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yellow LEDs replacment?!


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Hi. It was mentioned in an earlier post that JDMs have red LEDs for the storage area above the dash. Now, I’m not sure if Europe and Australia have red LED's too, but I need someone to give me part numbers or bulb type and how to install so I can change mine, for both storage areas.

I’m not sure why the hell they put yellow LEDs in the first place.


Please let me know if you know anything or have comments.

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ok guys I need some help. I took out the one where the manual is but I think the led cannot be removed, can anyone help me?

here are pics of the chip.







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ok I just went to RadioShack and all they have is 5mm LEDs, which are abit bigger than what is there.

Does anyone know the discription of the LED? There's nothing about it in the manual! I need to know how many MCD and volts I should get..


Thanks guys.

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Gel caps will not change the color of an LED. LEDs are monochromatic light sources, so there are no "other colors" that can be filtered out. If you want a different color, you must get a different LED.


The voltage on an LED is not really important (except when selecting the current limiting resistor), it is the current that is important. Usually LEDs run at 20 mA. but some times this can be too bright.


A good place to get LEDs is digikey.com (they will have a larger selection than Radio Shack)


LED stands for light emmitting DIODE. that diode bit is important since the led will only work if the polarity is correct. It is usually safe to plug them in backwards, they just won't light up that way.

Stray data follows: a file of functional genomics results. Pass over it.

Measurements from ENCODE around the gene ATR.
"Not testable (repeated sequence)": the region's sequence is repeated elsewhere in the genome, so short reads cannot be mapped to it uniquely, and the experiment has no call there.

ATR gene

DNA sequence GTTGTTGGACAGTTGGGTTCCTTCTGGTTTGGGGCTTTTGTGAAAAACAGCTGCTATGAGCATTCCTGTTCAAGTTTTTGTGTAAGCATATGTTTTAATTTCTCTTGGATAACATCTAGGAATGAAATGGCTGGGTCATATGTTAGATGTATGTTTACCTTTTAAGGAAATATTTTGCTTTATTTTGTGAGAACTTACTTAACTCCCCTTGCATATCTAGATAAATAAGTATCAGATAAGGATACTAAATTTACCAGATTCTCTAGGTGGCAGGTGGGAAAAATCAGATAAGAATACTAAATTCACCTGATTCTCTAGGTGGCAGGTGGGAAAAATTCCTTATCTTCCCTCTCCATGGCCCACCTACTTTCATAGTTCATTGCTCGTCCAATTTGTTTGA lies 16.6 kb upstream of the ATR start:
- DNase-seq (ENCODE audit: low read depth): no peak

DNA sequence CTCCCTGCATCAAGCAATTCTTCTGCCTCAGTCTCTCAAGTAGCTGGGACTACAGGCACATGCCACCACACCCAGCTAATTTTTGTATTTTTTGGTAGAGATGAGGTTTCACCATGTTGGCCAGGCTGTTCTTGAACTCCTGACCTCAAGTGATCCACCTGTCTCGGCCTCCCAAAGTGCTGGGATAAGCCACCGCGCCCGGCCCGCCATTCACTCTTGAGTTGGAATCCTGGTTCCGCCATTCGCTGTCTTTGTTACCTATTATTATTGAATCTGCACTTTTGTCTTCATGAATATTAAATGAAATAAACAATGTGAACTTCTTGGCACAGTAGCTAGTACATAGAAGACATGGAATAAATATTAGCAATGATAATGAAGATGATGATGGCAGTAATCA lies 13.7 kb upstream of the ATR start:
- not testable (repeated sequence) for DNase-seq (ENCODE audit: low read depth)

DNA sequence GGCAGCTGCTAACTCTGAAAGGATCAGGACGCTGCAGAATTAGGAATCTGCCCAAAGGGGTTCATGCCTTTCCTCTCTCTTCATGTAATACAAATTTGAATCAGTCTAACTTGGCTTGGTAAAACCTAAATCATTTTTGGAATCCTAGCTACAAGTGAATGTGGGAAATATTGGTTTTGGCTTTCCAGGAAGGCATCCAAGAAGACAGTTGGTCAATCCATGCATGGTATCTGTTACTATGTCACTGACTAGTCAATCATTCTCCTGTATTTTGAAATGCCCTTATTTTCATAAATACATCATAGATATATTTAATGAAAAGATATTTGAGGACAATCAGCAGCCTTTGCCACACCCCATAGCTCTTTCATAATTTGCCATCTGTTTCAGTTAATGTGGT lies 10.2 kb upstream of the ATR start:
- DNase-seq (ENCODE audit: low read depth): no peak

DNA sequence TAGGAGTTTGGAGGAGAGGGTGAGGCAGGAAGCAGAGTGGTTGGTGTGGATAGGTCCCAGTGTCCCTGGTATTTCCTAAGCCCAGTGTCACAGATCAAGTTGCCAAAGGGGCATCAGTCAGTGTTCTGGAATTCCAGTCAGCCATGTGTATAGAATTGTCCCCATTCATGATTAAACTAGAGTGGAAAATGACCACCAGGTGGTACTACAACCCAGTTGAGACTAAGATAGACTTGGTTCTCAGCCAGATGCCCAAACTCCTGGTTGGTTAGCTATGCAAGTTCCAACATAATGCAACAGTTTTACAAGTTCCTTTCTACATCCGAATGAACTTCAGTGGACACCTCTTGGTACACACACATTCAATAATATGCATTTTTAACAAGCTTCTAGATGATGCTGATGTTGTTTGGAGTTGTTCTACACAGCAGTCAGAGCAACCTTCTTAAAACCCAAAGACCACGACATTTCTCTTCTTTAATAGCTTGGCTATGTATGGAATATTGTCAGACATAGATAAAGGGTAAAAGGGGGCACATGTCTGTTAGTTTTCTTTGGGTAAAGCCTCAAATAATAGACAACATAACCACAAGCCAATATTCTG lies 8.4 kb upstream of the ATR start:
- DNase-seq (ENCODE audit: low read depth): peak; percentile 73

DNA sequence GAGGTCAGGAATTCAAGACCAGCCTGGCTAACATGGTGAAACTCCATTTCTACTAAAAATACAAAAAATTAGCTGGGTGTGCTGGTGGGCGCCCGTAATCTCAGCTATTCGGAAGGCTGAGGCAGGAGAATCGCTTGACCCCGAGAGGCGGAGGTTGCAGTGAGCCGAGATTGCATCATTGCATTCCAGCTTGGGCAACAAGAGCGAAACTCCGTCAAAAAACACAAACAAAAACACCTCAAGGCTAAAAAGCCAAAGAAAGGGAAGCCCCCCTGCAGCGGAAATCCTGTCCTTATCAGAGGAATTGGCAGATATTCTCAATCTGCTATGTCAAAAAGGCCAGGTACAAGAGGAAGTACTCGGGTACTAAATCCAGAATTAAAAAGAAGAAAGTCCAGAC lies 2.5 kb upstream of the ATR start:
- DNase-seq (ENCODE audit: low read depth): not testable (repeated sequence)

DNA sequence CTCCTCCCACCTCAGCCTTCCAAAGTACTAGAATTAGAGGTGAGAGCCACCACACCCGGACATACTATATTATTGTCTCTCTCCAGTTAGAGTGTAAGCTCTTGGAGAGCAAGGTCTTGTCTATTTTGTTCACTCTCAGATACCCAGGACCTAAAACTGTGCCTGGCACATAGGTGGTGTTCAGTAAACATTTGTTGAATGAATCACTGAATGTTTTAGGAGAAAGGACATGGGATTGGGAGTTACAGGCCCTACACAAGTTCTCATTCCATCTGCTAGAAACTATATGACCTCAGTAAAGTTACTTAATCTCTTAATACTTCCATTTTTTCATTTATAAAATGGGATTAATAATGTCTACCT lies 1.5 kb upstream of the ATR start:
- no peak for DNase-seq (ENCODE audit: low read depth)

Most LEDs have a forward voltage somewhere between 0.7 and 2 V, but be carefull, blue & white LEDs may go as high as 4V (White LEDs are usually made using a blue LED and a phosphor that floresses yellow in blue light.)


To set the current in an LED you need a current limiting resistor. The forward voltage on a diode is nearly independant of the current flowing through the diode, so if you hook a diode directly to the power supply, you will blow the diode. Putting a resistor in series with the diode will limit the current.


For example:

You wish to put a 20 mA current through a green LED with a 1.4V forward voltage, and your power supply is 12V.


Starting with ohms law: V=IR (voltage equals current times resistance)

we need to calculate R that will set the current to 20 mA.


Since the resistor is in series with the diode, the diode will reduce the voltage on the resistor by its forward voltage drop, so V in our equation is 12 - 1.4 or 10.6V


Since we now know V=10.6V and I=0.02A we can calculate R.

R=V/I = 10.6/.02=530 ohms


There is one more detail we need to worry about, power disapation in the resistor. Power in watts is voltage times current


or using ohms law again

P=(V^2)/R or P=(I^2) *R


So the power we will be disapating in the resistor is 0.02*0.02*530 = 0.212 W

Resistors commonly come in 1/8 watt, 1/4 watt, 1/2 watt, and 1 watt sizes. .212 w is between 1/8 and 1/4 watts, so we need a 1/4 watt or larger resistor.

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The resistor is in series with the LED, so the electricity must go through 1st the resistor, then the LED.


There should already be a resistor built into the mount for the LED. I took that thing out and looked at it once, If I remember correctly, it was a through hole resistor. I think it was one of the old style with the value marked in a color code.


0 Black

1 Brown

2 red

3 orange

4 yellow

5 green

6 blue

7 violet

8 grey

9 white

10% silver

5% gold

20% No tolerence color


Color 1 1st digit (x)

color 2 2nd digit (y)

color 3 multiplier (z)

color 4 tolerence (W)


So resistance is: (X*10 + y) * 10^Z


So red red brown gold would be 220 ohms +- 5%


The answer to your second question is yes.

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  • 2 weeks later...

I did the switch today using a 5mm blue LED from RadioShack (part #276-316). It looks much better than the yellow, IMHO. The 5mm LED is slightly larger than the stock one, but it fits just fine (snug) in the sleeve for it.


The resistor already on the little board is 910 ohm. Power coming from the plug is 12V. The original LED circuit was drawing about 11mA. All I had to do was desolder the original LED and solder in the new one (observing correct polarity, of course).

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hey plaz, thanks for the info, I tried looking for the part number you provided but couldnt, I guess they dont have it here in Canada.

If you could check the link below and let me know which one fits my needs best (red not blue) I'd be very thankful.



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